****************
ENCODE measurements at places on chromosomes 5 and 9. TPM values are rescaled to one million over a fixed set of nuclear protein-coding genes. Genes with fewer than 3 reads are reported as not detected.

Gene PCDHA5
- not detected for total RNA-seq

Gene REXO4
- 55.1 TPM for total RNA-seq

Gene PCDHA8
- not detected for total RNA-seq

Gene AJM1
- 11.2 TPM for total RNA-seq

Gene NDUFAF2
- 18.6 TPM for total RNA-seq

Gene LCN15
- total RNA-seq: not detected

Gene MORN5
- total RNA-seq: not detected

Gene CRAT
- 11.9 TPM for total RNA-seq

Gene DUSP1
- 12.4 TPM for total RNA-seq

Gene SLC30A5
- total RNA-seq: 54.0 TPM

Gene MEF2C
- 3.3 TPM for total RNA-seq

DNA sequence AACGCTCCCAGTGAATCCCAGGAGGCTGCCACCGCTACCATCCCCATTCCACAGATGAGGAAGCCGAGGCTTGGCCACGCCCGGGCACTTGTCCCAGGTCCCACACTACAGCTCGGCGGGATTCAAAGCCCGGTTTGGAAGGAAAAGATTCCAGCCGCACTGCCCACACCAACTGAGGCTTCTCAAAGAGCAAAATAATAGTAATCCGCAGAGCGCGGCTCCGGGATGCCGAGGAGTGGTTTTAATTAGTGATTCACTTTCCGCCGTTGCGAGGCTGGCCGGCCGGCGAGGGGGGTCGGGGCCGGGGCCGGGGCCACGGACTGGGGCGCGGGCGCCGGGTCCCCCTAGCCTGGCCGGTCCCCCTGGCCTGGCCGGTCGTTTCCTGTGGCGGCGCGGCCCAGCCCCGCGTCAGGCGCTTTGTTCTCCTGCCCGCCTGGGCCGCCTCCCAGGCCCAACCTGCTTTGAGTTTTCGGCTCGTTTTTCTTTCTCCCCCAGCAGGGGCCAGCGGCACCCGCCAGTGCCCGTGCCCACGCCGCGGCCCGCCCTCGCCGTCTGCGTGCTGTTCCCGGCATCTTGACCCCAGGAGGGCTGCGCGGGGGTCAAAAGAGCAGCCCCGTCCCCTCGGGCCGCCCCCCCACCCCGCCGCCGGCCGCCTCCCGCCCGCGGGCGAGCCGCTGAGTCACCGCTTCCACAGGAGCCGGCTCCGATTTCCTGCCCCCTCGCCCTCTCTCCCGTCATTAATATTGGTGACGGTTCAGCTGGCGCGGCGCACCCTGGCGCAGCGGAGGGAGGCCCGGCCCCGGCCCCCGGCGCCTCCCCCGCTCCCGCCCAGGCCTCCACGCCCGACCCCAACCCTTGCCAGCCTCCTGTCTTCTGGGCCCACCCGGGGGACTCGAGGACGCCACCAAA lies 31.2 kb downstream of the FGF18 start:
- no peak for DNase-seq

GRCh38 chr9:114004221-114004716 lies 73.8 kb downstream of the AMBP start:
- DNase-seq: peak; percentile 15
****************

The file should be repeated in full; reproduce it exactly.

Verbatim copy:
ENCODE measurements at places on chromosomes 5 and 9. TPM values are rescaled to one million over a fixed set of nuclear protein-coding genes. Genes with fewer than 3 reads are reported as not detected.

Gene PCDHA5
- not detected for total RNA-seq

Gene REXO4
- 55.1 TPM for total RNA-seq

Gene PCDHA8
- not detected for total RNA-seq

Gene AJM1
- 11.2 TPM for total RNA-seq

Gene NDUFAF2
- 18.6 TPM for total RNA-seq

Gene LCN15
- total RNA-seq: not detected

Gene MORN5
- total RNA-seq: not detected

Gene CRAT
- 11.9 TPM for total RNA-seq

Gene DUSP1
- 12.4 TPM for total RNA-seq

Gene SLC30A5
- total RNA-seq: 54.0 TPM

Gene MEF2C
- 3.3 TPM for total RNA-seq

DNA sequence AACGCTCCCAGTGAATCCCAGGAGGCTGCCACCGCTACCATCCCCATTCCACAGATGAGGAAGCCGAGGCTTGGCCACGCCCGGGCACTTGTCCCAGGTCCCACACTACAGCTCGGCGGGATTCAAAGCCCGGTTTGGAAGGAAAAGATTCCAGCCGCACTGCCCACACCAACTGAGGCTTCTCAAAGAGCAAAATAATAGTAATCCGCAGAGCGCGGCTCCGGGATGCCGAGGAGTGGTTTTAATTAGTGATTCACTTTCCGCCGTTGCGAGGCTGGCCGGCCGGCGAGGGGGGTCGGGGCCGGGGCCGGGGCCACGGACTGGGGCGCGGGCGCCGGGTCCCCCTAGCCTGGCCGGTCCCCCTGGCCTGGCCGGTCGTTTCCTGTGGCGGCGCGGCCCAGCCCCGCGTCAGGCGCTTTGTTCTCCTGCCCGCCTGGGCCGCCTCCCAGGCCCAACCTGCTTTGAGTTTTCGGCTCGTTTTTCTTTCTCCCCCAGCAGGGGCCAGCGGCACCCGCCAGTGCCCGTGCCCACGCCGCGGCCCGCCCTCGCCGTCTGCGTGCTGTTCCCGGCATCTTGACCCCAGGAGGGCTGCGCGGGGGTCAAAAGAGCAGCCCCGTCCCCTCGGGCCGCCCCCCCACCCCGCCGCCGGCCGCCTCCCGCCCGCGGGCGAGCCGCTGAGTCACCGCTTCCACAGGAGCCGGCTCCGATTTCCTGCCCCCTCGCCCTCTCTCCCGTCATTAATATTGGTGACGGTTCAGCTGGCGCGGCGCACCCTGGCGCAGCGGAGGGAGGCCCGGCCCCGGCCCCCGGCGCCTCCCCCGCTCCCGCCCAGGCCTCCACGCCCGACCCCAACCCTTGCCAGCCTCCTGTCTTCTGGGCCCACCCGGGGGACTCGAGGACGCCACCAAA lies 31.2 kb downstream of the FGF18 start:
- no peak for DNase-seq

GRCh38 chr9:114004221-114004716 lies 73.8 kb downstream of the AMBP start:
- DNase-seq: peak; percentile 15